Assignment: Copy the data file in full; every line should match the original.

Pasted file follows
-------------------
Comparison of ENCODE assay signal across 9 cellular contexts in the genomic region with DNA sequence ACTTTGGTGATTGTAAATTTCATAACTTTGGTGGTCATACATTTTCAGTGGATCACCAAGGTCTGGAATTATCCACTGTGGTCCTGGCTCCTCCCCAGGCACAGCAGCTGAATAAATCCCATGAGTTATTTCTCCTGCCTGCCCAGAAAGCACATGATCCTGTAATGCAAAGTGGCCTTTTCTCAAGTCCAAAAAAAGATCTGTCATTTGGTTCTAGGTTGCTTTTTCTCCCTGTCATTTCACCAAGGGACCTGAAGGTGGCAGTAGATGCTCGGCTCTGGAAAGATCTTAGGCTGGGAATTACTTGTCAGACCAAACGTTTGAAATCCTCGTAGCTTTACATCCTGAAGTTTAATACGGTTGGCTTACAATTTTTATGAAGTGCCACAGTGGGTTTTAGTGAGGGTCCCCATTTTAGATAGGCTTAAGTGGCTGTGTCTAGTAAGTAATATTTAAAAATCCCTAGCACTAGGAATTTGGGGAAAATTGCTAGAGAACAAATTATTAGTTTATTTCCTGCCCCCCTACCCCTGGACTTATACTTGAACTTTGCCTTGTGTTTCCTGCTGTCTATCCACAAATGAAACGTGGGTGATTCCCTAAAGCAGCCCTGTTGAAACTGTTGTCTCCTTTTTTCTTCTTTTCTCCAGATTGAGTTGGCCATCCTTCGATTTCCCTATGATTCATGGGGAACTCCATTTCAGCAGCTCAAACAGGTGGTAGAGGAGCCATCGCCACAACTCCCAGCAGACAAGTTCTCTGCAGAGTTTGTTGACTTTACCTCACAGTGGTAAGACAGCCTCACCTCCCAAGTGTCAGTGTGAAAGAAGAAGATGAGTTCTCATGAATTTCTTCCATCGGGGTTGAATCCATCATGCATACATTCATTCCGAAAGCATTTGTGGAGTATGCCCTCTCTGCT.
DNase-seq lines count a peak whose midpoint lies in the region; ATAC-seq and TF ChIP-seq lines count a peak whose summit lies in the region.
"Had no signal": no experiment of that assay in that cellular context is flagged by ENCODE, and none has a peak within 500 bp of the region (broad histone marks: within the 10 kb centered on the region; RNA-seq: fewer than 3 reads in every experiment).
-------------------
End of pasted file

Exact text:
Comparison of ENCODE assay signal across 9 cellular contexts in the genomic region with DNA sequence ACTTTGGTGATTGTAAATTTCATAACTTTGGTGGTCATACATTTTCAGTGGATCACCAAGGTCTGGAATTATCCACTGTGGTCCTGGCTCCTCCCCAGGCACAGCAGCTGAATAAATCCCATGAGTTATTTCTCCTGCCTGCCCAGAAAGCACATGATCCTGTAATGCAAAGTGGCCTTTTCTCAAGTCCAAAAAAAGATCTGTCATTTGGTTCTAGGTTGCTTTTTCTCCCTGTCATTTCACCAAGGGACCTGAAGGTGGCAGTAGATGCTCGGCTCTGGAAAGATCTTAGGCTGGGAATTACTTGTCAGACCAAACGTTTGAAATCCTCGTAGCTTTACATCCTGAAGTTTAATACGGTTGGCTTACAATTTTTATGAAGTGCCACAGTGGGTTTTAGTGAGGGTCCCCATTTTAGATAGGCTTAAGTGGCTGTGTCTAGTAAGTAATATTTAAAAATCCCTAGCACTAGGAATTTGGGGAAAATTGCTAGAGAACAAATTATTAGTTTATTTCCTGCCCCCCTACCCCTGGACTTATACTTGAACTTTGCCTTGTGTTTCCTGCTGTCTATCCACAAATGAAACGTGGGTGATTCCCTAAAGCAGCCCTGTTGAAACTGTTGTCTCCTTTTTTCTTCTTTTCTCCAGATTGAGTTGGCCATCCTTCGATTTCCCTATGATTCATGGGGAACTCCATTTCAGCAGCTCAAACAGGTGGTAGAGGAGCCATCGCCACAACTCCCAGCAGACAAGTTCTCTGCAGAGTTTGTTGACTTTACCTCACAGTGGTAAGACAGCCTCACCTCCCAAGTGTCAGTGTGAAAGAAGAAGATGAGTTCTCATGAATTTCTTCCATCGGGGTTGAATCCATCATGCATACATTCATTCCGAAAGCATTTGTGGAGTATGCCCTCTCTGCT.
DNase-seq lines count a peak whose midpoint lies in the region; ATAC-seq and TF ChIP-seq lines count a peak whose summit lies in the region.
"Had no signal": no experiment of that assay in that cellular context is flagged by ENCODE, and none has a peak within 500 bp of the region (broad histone marks: within the 10 kb centered on the region; RNA-seq: fewer than 3 reads in every experiment).